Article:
We used a large wetbag to line the diaper pail, a kitchen-size stainless-steel trashcan with lid operated by a foot pedal.  It has an interior plastic bin that I took out and cleaned every few weeks.  (After toilet-training, the bin found work in its field, as our kitchen trashcan.  My mother had predicted that the steel would become pitted from ammonia in the urine, but this did not happen at all.)  My parents stored dirty diapers soaking in water in a tightly-sealed plastic pail, and I remember an unpleasant odor every time that was opened.  In my pre-motherhood research, I learned that many people these days use a dry pail, and it worked out well for us.  It smells better, and I certainly appreciated not having to lug a giant pail of water down the two flights of stairs to the laundry room!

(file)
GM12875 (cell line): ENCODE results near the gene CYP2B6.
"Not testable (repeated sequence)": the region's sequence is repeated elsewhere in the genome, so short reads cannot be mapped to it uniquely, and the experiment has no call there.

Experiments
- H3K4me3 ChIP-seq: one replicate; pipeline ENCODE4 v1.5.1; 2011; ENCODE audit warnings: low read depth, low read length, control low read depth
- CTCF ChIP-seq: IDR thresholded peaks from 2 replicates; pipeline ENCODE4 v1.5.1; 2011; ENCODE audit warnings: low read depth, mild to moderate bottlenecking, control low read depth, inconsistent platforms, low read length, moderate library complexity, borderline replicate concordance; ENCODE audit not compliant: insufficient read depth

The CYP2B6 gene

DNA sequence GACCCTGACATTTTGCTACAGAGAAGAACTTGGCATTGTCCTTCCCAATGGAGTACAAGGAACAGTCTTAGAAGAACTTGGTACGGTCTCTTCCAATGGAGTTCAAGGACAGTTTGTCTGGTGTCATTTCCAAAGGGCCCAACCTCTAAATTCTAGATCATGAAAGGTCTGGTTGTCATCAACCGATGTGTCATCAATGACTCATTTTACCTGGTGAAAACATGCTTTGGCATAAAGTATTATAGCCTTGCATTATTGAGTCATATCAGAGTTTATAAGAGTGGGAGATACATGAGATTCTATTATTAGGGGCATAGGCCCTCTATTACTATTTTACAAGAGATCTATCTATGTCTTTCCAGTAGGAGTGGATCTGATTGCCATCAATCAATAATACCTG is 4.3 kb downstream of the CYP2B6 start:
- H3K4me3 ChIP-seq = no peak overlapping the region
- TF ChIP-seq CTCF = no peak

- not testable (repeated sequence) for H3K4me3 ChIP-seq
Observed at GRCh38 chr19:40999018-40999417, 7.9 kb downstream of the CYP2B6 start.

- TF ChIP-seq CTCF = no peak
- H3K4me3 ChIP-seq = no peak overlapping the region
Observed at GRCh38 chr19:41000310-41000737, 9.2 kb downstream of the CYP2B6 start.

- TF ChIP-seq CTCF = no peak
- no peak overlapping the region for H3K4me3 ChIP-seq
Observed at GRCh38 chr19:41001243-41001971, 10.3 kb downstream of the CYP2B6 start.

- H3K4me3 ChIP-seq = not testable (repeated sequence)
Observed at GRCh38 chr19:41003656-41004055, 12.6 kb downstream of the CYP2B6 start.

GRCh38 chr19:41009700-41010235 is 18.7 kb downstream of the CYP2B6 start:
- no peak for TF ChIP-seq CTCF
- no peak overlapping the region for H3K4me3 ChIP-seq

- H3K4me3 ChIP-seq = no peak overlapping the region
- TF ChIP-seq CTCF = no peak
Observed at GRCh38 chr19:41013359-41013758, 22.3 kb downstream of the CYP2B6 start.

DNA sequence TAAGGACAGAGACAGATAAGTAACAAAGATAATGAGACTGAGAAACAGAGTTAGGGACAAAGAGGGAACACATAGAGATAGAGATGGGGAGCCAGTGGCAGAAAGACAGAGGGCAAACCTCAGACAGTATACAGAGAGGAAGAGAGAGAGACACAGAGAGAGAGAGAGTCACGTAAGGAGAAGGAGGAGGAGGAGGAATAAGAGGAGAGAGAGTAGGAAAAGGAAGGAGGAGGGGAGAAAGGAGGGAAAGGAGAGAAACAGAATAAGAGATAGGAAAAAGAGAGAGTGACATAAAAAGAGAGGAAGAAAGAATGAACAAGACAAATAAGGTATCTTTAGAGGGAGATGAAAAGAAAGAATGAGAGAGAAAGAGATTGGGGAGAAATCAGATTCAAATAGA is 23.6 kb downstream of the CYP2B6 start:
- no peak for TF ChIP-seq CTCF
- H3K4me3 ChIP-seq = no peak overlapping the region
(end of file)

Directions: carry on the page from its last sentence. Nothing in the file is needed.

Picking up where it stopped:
We learned that some of the popular diaper-rash treatments, such as Desitin and A&D, contain fish oil.  The way we learned was that when we or the babysitter had put them on Nicholas, next time we washed diapers our entire basement smelled like dead fish!!  It took three washes to get it all out!!  We mostly treated and prevented skin irritations with pure aloe vera gel or Kerry’s Herbals Miracle Salve, but a couple of times he got bad rashes that needed zinc oxide cream to keep the skin dry.  Balmex is fish-free and rarely left noticeable residue on the diapers.

The procedure

After changing a wet diaper, we put it and the washcloth and the flushable liner into the diaper pail.